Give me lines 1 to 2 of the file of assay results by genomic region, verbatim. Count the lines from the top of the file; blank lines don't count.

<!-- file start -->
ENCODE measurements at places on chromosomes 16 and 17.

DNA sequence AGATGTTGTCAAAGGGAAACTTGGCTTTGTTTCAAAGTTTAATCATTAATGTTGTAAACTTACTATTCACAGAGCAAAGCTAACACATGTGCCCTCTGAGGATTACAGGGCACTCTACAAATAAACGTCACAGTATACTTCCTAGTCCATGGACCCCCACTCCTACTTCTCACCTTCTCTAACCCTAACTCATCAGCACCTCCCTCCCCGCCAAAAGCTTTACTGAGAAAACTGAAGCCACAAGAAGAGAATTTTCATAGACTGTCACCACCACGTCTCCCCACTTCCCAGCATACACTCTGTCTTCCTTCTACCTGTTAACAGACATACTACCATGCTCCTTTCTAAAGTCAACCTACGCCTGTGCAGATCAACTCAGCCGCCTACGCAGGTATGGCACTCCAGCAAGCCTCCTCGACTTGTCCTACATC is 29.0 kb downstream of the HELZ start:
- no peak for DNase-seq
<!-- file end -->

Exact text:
ENCODE measurements at places on chromosomes 16 and 17.

DNA sequence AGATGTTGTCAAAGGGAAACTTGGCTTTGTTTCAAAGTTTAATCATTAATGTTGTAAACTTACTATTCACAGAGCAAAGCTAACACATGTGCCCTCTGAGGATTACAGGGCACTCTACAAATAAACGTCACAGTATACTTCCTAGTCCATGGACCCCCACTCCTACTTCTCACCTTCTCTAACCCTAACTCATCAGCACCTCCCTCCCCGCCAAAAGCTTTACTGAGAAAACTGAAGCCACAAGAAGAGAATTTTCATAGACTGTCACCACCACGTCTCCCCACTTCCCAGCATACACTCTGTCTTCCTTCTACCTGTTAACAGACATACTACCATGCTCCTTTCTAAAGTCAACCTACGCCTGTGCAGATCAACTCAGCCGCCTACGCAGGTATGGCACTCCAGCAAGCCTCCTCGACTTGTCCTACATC is 29.0 kb downstream of the HELZ start: